Balaton - Balatonföldvár villa parcel plots
Pre-war 1 Sheet (cca. 63 x 95 cm)
Fine. Restored, backed on Japanese paper.
What can be better than a summer holiday when we can lie on the sun in sandy beaches and soak ourselves in cool and smooth water? Supposedly few would say anything. It wasn’t different in the last century neither, as this original vintage travel poster proves. It was created around 1930 to advertise Balatonföldvár, a popular holiday resort in Hungary.
Balatonföldvár is a town on the Southern shore of Balaton. Balaton is a freshwater lake in the Transdanubian region of Hungary, and the largest lake in Central Europe. The surroundings of the lake became foremost tourist destinations during the 18-19th century, but first visitors came to enjoy the mineral waters of the region, not the freshwater of the lake. It was similar in Balatonföldvár, too. The first bath houses were established in the 1820s and started to be the meeting point of the famous politicians of the era. However, upper social classes, who could afford to travel, still mostly had “chic” foreign destinations those times. The first boost of the local tourism was the establishment of a railroad from Budapest to the Balaton in 1861. At the turn of the 19th and the 20th century Balatonföldvár was already the most popular bathing-resort of all in the area with parks, villas, hotels, guest houses and holiday homes.
This poster claims about the conditions of the town in the early 1930s: ‘Balatonföldvár – The most civilized bathing-resort of Balaton. Lido, water sports, tennis, golf. Villa parcel plots are available.’ The design depicts a delightful scene with a mother and a child figure in the sand next to the Lake Balaton. The figures wear lovely bathing suits (the female figure also has a bathing hat matching her swimming dress) and they have a colourful beach towel and beach ball. There is a sand castle next to them with little toys. Behind the figures an elderly couple is sitting at the shore and fishing in the shade of a tree, and several sailing boats can be seen at the port of the settlement. Farther, a boat is captured sailing in front of the mountain regions of the Northern shore of the lake.
The design adapts to a characteristic style of the period, Art Deco. The style affected every part of culture, and became a whole era in the Western world. It was the age of jazz music, revolutionary fashion achievements, old-timer automobiles, old-fashioned cinemas, Charlie Chaplin films, and last but not least: excitingly decorative posters!
The style originally received its name from the Decorative Arts Exposition of Paris in 1925. It became important internationally in architecture, fine and applied arts, including poster art, during the interwar period. Art Deco pieces were modern and traditional all at once with a touch of exoticism. No surprise, they were highly popular, especially in Europe and America. The most famous representative of Art Deco posters was A. M. Cassandre in France. The style was also one of the main tendencies in Hungarian poster art during the interwar period, inspiring artists like József Bottlik, Tibor Réz-Diamant or Ernő József Deutsch.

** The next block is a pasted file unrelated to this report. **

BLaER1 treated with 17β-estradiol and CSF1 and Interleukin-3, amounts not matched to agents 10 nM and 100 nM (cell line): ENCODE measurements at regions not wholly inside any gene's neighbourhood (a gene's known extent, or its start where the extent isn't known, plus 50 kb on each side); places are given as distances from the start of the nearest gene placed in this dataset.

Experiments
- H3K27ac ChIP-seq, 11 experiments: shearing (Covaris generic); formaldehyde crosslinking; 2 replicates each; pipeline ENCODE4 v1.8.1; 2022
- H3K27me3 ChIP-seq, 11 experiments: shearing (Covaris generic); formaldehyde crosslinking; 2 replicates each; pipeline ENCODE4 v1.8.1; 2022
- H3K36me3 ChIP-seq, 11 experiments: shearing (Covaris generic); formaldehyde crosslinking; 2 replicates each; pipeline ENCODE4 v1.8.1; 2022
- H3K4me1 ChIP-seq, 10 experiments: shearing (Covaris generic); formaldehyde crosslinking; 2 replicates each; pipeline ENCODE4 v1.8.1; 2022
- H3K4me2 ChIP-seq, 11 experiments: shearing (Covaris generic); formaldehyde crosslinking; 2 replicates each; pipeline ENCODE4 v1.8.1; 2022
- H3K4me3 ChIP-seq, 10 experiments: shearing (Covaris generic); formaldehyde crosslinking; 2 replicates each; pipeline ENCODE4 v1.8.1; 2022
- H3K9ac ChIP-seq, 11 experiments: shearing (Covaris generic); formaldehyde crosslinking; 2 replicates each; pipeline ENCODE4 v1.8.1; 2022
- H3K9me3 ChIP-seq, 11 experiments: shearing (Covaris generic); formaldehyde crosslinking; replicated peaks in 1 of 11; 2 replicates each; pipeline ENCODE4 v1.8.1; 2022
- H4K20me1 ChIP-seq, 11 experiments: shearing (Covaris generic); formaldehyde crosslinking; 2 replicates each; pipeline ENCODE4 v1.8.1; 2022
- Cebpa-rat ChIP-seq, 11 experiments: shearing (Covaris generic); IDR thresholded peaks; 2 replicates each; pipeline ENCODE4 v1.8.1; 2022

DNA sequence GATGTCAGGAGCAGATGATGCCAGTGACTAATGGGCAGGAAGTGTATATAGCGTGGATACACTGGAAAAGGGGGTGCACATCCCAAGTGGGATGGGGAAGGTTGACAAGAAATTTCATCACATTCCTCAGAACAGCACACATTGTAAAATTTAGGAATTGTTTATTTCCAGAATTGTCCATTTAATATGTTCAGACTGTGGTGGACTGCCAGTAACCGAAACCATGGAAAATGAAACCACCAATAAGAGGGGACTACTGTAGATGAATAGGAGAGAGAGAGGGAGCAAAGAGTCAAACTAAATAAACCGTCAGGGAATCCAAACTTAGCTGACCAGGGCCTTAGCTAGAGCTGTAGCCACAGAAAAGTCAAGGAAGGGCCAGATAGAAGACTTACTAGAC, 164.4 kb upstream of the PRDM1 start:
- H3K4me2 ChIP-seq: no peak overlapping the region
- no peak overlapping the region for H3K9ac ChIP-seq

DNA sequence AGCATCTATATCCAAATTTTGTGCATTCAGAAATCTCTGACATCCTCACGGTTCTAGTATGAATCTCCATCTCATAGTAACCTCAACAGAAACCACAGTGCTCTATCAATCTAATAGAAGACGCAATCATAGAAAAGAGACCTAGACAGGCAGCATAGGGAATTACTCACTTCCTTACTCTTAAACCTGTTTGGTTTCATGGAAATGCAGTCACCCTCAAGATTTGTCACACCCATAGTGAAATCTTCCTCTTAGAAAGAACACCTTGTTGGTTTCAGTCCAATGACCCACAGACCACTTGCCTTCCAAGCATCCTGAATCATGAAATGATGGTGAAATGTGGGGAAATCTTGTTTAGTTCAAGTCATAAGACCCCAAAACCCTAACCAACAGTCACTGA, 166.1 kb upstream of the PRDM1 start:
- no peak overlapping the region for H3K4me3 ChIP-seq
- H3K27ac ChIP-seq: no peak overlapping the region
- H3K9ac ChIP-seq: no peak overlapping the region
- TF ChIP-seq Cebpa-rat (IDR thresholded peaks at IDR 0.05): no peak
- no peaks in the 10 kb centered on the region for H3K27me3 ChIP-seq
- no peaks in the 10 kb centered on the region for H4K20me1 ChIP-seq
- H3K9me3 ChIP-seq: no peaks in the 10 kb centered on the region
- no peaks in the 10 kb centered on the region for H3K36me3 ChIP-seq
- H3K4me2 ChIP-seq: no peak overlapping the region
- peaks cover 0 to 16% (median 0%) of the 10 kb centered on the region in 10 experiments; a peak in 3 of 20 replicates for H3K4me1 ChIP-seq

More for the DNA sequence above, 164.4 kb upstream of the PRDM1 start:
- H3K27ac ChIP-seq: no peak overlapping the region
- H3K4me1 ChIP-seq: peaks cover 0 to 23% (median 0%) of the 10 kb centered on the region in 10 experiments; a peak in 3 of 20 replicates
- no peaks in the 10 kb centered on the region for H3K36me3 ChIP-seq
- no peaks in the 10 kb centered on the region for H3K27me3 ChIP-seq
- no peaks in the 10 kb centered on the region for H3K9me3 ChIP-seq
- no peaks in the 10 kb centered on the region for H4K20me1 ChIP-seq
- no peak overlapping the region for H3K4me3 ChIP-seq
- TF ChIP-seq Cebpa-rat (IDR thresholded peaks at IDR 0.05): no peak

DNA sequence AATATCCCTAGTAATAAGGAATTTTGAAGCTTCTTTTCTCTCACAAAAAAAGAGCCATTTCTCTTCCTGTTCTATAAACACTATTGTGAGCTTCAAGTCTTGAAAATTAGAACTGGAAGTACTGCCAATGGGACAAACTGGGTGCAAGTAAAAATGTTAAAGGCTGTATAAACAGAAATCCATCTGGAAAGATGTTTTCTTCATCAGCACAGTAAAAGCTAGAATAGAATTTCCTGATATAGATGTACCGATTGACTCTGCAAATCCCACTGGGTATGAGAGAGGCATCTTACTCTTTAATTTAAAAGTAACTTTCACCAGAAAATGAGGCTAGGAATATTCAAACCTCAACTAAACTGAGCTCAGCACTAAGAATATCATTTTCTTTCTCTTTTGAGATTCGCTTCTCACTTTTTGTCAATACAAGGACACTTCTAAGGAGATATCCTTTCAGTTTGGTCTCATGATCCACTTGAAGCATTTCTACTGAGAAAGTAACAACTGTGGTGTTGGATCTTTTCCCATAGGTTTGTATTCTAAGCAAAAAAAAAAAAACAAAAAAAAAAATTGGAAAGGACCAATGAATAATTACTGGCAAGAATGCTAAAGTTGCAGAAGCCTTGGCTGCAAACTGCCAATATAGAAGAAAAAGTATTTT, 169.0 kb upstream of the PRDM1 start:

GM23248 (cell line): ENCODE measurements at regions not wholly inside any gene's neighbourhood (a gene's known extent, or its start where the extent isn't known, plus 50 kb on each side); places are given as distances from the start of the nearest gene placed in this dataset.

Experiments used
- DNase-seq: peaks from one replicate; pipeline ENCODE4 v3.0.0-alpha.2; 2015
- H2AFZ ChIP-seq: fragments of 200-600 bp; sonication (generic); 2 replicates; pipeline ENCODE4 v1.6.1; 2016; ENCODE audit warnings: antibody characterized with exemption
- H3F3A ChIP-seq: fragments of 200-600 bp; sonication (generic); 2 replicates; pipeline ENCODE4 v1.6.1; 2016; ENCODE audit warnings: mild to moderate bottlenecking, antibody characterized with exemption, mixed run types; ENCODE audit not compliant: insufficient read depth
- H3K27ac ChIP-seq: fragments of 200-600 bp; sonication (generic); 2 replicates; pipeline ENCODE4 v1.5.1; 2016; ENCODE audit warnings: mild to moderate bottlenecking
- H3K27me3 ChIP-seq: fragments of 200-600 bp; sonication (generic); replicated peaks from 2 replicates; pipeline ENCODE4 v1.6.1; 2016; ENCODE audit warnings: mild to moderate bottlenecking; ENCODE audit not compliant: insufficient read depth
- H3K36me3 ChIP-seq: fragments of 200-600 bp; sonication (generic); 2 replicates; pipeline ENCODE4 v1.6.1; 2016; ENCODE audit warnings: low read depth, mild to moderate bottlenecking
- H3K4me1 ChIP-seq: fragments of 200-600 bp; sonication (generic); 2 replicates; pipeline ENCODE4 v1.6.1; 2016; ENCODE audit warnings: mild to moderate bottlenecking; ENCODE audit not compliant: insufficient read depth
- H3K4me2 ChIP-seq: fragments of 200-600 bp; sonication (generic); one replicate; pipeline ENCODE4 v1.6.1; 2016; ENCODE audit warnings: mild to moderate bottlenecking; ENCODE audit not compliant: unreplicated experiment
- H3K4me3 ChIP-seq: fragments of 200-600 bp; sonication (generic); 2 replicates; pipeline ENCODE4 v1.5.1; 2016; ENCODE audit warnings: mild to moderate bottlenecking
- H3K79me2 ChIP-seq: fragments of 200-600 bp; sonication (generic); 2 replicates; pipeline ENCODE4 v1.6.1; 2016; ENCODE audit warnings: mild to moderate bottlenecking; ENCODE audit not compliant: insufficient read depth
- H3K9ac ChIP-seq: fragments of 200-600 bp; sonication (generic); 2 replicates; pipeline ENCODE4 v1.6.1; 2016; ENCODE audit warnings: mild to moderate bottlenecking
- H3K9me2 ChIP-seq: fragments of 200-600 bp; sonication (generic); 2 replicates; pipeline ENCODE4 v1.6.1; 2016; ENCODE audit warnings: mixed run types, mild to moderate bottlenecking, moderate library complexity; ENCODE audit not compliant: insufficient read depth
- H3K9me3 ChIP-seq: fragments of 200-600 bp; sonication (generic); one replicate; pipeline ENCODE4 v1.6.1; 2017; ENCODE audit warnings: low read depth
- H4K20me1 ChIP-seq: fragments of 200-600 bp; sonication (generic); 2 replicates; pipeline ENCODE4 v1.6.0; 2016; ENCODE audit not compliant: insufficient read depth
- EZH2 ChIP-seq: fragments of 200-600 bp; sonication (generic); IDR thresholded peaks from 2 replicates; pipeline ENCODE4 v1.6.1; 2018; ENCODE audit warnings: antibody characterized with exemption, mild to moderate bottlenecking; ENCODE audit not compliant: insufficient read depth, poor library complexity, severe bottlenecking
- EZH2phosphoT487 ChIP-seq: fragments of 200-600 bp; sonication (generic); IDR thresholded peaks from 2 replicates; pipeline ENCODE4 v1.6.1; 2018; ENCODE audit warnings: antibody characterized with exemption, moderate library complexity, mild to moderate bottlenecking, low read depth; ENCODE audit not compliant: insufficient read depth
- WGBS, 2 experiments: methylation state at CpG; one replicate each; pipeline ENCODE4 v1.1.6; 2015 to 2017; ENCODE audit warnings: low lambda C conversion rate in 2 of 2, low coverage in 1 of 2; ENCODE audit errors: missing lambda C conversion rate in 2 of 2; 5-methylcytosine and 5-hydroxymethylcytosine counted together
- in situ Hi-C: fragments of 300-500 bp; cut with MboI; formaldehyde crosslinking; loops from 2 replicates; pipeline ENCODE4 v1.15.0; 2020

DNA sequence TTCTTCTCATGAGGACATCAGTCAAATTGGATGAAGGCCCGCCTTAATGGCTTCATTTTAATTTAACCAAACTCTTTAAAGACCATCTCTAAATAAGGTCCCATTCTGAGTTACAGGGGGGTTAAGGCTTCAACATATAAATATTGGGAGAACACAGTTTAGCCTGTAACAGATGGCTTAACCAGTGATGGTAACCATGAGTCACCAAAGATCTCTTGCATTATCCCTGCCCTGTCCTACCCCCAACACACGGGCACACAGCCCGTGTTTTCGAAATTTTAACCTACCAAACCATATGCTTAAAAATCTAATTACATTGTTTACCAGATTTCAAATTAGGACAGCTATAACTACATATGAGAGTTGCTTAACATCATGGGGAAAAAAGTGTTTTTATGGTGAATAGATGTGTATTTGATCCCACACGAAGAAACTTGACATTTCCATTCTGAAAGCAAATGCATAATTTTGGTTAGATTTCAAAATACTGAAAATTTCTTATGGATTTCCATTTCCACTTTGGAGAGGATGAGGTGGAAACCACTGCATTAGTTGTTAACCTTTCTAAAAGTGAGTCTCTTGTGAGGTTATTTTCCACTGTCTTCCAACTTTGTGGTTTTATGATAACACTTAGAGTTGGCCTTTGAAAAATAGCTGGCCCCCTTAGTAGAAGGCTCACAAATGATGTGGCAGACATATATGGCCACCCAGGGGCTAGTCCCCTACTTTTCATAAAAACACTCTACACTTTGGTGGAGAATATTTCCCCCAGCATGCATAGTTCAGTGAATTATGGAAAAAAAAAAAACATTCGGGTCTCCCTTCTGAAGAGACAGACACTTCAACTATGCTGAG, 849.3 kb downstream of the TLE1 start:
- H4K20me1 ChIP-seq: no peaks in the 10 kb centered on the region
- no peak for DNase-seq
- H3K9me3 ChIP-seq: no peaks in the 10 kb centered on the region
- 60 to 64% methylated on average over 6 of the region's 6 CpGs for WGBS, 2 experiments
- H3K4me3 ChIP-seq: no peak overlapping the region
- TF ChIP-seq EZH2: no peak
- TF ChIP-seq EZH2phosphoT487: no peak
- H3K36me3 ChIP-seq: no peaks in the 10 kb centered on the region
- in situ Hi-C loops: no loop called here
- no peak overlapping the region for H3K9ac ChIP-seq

The creator of this poster, András Biczó was also a very popular poster artist of the time. His works are typical of their playfulness and humour. He captured joyous and colourful moments in a realist style to achieve insinuating advertisements. He illustrated numerous books, designed covers and created several posters in the 1920s, the 1930s, and the 1940s. He often designed folksy, detailed or decoratively stylized compositions, following the taste of the periods.
This poster is a mature work of Biczó. It is now not the humour, but the atmosphere which is distinctive. Although it was designed in a figuratively realist way, a bit of stylization was added to the portrayal to make it ideally attractive, properly to the Art Deco character. The design is colourful, but not harsh, the gentle elegance is created by the soft rhythm of colours, shapes and lines. A lot of blue shades from dark to light can be seen in the sky, the water, the stripes of the bathing suit, the beach towel and the beach ball, and the typography. Yellows, greens, browns, greys and whites are also moderate. It’s only the red of the child’s bathing suit, parallel with the red of the ball and other toys, which are vivid colour patches in the composition. This, together with the stripes of the swimsuit, the towel, the ball and the waves of the water, brings a pinch of playfulness to the design. The mild shapes are formed by delicate lines and tender transitions.